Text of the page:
The Court held that plaintiff, an insurance agent who had given up two profitable territories based upon the representations of defendants that he would be given two new territories, stated a claim for fraud. The Court noted that allegations based upon information and belief do not satisfy Rule 9(b), but said there were sufficient facts pled without that qualification for plaintiff to survive the motion.
The Court was clearly troubled, however, by the quality of the facts specified in the complaint to support the allegation that the defendants never intended to fulfill their promise. It stated that "Plaintiffs’ skeletal factual predicate as to the Defendants’ fraudulent intent treads dangerously close to the outer limit of legal sufficiency." It held, however, the Rule 9(b) allows such an allegation "to be averred generally."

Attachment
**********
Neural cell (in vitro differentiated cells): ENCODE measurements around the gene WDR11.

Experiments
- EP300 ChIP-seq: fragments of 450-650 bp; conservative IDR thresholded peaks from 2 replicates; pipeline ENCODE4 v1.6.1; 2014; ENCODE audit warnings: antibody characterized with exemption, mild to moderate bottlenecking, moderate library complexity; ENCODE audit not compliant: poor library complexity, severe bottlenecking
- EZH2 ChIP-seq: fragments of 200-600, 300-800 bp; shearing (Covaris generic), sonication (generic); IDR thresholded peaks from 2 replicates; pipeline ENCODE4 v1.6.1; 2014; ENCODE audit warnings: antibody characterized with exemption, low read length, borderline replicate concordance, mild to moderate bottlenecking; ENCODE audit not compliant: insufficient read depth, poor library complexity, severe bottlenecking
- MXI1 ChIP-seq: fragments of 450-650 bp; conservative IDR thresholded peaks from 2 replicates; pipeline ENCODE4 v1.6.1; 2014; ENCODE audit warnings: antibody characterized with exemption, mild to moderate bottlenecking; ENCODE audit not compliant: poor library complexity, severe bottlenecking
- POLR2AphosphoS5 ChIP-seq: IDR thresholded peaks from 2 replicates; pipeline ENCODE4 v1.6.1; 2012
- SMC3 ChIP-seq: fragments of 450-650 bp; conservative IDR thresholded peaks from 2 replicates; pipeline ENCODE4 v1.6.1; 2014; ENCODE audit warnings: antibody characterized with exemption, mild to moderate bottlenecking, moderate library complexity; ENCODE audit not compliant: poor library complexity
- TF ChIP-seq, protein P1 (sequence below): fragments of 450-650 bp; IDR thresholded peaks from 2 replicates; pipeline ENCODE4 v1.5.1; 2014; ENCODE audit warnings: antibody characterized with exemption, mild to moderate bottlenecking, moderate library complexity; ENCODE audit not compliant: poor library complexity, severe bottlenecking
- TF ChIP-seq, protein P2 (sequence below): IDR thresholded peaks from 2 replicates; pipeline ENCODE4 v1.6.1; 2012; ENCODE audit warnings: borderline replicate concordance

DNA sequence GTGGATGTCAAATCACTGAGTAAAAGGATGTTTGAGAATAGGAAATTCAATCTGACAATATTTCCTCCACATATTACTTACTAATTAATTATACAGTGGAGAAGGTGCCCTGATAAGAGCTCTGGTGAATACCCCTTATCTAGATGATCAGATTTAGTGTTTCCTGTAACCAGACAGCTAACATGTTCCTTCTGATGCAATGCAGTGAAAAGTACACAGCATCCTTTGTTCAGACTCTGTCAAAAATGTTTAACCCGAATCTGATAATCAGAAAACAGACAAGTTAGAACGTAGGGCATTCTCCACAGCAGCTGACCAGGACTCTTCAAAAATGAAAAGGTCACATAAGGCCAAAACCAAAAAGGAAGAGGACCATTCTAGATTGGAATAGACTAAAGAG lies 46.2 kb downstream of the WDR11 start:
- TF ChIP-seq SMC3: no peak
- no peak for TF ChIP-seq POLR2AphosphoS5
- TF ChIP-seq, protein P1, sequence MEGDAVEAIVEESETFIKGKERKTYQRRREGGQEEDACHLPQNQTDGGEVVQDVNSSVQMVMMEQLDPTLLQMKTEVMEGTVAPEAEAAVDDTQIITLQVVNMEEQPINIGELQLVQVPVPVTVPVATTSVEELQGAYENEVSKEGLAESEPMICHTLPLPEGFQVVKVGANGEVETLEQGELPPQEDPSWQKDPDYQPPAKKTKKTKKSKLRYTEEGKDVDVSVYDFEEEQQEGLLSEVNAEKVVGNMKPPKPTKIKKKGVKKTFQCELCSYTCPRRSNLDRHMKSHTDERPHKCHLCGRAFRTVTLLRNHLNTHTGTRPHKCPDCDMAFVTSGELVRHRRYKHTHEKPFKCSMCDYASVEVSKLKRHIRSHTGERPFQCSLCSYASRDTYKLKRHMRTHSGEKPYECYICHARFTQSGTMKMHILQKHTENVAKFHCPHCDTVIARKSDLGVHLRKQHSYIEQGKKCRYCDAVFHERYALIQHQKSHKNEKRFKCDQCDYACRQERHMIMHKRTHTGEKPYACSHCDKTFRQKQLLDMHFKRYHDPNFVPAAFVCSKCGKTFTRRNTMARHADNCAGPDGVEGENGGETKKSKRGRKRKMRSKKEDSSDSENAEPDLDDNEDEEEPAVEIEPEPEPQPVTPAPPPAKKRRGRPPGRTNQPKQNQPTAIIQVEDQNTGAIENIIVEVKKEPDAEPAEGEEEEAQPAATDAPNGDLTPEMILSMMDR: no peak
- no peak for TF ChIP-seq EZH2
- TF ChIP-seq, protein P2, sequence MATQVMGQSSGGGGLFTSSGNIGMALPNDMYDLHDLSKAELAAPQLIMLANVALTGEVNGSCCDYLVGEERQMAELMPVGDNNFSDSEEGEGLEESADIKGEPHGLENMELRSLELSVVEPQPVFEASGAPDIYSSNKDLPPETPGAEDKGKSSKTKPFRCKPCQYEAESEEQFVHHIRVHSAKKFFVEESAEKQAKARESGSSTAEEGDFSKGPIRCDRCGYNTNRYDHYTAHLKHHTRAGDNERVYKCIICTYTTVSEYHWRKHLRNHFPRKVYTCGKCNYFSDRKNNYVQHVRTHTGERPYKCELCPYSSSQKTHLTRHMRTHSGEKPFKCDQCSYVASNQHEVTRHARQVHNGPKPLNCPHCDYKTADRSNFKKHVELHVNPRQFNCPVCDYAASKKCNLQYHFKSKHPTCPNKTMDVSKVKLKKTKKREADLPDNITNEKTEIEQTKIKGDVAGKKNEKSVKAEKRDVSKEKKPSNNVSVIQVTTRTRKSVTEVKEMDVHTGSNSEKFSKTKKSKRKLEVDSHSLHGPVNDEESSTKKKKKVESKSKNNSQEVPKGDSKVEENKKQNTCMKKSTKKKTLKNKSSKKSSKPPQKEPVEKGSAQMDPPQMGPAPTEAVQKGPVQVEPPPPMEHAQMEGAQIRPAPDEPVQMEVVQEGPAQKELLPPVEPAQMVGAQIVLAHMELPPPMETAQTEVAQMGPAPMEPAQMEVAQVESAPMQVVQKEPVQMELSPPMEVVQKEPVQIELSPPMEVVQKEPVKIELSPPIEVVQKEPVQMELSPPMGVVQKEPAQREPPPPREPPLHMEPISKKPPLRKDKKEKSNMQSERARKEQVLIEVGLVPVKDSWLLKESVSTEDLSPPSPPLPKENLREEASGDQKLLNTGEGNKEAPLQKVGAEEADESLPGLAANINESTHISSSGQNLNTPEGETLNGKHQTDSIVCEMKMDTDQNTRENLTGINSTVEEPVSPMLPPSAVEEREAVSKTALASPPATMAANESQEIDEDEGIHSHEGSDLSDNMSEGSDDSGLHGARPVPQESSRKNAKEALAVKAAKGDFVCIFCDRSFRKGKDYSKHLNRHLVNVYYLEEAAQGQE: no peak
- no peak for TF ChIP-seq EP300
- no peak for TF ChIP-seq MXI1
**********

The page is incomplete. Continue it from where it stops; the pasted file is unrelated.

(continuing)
The allegations were also sufficient for plaintiff to state a claim against another defendant based on allegations of conspiracy.
Plaintiff also made a claim of unjust enrichment, since he had lost the valuable sales organization he had given up when he surrendered his existing territories. Defendants argued that there had not been a direct transfer of benefits to them, but the Court held that it was sufficient that the defendants had gotten some benefit from the transfer.